When we buy a holiday we are a buying a dream, when it goes wrong we lose something important to us. It is a big item purchase when it fails us we lose the experience and the memories, for most of us it is a long time until the next holiday. We go without and save for the week or two away, if it goes wrong it is a big loss. We are buying a dream, a promise, an intangible…. We need to be able to trust the people we are buying it from.
The industry realised this long ago – ABTA has rules which ensure that members sell travel experiences backed by the guarantee of repatriation if there is an ash cloud or the operator goes bust, that the hotel will be built and located where it says in the brochure it is, that the food and the pool will be safe.
The industry has a gone a long way to ensure that the consumer can trust the supplier – backed by a complaints procedure to ABTA which underpins the trust essential to the purchase of a holiday months and hundreds of miles away in a country where the consumer probably does not speak the language and knows little of the destination.
The tour operator’s trust agenda is broadening. Peter Long on his introduction to TUI Travel’s recently published Sustainable Holidays Report recognises that
“Customers increasingly trust us to live up to our sustainability ambitions of minimising environmental impact, respecting culture and people, and bringing economic benefit to communities. In doing so, we improve the quality of their holidays, and help preserve the destinations we all love to visit.”
Johan Lundgren, the Deputy Chief Executive and the PLC Board sponsor for sustainable development reports that TUI’s own customer research wants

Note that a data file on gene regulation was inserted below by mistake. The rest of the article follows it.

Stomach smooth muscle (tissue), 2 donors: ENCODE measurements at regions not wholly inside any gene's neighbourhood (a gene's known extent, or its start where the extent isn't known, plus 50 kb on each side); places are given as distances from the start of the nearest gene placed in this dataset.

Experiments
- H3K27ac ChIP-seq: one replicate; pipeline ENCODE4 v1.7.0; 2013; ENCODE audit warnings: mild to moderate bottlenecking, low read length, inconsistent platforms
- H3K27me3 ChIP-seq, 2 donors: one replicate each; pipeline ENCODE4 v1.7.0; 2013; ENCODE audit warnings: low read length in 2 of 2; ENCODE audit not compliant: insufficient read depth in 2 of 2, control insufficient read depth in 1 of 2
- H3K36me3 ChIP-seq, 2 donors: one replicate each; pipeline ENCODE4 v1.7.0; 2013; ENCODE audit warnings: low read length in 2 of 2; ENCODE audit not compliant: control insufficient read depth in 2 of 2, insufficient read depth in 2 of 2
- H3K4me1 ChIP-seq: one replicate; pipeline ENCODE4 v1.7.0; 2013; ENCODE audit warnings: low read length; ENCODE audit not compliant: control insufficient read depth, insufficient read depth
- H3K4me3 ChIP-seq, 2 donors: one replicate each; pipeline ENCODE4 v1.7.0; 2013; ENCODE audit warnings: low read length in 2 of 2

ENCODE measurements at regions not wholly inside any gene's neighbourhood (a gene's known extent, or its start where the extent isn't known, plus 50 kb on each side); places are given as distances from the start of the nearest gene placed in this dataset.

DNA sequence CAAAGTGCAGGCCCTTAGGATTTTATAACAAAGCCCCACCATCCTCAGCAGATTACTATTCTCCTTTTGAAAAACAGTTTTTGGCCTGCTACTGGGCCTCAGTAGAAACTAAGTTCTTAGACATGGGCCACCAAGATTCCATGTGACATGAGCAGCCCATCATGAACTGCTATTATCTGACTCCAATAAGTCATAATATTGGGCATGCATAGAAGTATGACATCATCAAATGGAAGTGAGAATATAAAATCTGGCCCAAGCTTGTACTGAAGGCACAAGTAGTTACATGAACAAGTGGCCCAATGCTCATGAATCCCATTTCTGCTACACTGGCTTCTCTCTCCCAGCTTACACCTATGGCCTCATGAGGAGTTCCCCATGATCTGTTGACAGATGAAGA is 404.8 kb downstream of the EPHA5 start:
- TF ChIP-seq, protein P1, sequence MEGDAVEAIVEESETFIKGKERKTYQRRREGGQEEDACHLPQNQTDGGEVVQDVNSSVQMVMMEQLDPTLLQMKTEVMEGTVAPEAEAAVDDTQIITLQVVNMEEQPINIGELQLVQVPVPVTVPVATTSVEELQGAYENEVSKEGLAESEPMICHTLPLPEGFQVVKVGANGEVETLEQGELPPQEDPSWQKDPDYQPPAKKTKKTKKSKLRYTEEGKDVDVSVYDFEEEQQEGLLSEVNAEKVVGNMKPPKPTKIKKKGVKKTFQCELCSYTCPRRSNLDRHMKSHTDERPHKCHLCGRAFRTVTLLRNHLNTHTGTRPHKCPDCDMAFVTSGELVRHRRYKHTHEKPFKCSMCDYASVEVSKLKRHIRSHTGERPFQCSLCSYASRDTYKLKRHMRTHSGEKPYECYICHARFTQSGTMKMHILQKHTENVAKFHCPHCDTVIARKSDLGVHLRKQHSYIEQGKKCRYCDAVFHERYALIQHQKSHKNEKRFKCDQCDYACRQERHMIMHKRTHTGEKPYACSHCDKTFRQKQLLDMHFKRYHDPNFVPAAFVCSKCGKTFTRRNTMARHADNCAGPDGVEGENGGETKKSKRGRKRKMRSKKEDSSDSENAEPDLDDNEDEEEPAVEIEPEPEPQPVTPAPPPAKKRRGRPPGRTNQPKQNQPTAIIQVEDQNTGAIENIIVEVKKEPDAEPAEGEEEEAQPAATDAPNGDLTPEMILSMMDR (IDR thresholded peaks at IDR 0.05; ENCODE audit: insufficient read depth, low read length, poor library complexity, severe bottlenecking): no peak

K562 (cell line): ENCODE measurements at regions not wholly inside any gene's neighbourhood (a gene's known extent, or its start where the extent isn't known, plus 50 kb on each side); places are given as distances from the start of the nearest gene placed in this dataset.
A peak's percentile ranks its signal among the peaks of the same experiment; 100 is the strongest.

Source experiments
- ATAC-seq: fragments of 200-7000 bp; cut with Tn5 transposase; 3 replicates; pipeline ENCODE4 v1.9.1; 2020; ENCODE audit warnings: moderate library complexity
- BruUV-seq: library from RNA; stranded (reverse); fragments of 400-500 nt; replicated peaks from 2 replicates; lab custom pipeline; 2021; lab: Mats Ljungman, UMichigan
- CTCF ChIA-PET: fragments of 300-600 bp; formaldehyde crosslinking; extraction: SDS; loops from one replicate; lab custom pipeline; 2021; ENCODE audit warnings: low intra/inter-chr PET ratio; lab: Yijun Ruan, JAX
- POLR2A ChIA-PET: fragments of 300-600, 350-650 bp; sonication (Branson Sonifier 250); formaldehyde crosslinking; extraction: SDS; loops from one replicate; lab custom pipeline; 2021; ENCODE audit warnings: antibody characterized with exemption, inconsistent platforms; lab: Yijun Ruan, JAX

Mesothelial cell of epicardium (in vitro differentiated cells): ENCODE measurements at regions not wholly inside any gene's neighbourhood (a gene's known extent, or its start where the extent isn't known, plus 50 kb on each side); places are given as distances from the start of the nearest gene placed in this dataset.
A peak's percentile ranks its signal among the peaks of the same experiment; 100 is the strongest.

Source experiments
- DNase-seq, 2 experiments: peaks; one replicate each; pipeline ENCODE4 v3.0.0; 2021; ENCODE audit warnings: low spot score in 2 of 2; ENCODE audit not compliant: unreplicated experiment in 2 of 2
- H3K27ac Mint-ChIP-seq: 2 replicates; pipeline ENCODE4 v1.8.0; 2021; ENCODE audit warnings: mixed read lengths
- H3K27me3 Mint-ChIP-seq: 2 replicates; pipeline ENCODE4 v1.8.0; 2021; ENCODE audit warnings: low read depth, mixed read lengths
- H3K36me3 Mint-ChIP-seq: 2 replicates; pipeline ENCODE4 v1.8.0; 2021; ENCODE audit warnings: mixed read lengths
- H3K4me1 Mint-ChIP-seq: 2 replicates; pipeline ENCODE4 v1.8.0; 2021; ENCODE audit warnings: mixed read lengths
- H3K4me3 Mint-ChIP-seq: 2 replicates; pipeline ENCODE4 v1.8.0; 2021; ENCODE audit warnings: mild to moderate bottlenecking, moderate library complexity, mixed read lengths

“the reassurance of knowing that their holiday’s impact on the environment and destination communities is being actively managed by us, their tour operator. We strive to do so in a way that involves our customers, reinforcing their expectations of a high commitment to sustainability from our brands.”
As for so many consumer brands taking responsibility for the sustainability for the goods and services they sell is part of the consumer proposition – consumers increasingly expect it. TUI have consumer facing sites for Thomson and First Choice which present their commitments and the progress they have made, with their suppliers, to achieving those targets.
For TUI taking responsibility for sustainability makes business sense:
- In 2012 they cut their costs by £16m, €18,6m, $25m, through environmental efficiencies – good for the bottom line and for the environment.
- 89% of TUI Travel’s aircraft are now fitted with fuel saving winglets. Across TUI Travel airlines CO2 emissions per revenue passenger kmwere cut by 73g making their fleet one of the most fuel efficient – good for the bottom line and for the environment.
- 2 million of TUI tourist’s stayed in hotels with sustainability certificates.
Responsibility is indivisible, taking responsibility for environmental, social and economic costs and communicating this to customers builds confidence in the brand.
They are engaging consumers:
“We will have more than 50% of our customers rating us as ‘excellent’ on our approach to the environment and local communities. We will do this by engaging with them more on sustainability while they are on holiday. In 2011, 43% of our customers rated our approach as ‘excellent’.” read more
It is good for business. As TUI explains in its report
“We want our holidays to benefit local livelihoods and protect the environment, and in doing so maintain the quality, viability and desirability of our products for years to come. We’re working with stakeholders in destinations around the world to make this a reality.”
and they point out that “our most sustainably-managed hotels are also those which are delivering higher quality and customer satisfaction.”
There we have it: trust and responsibility go together like a horse and carriage ……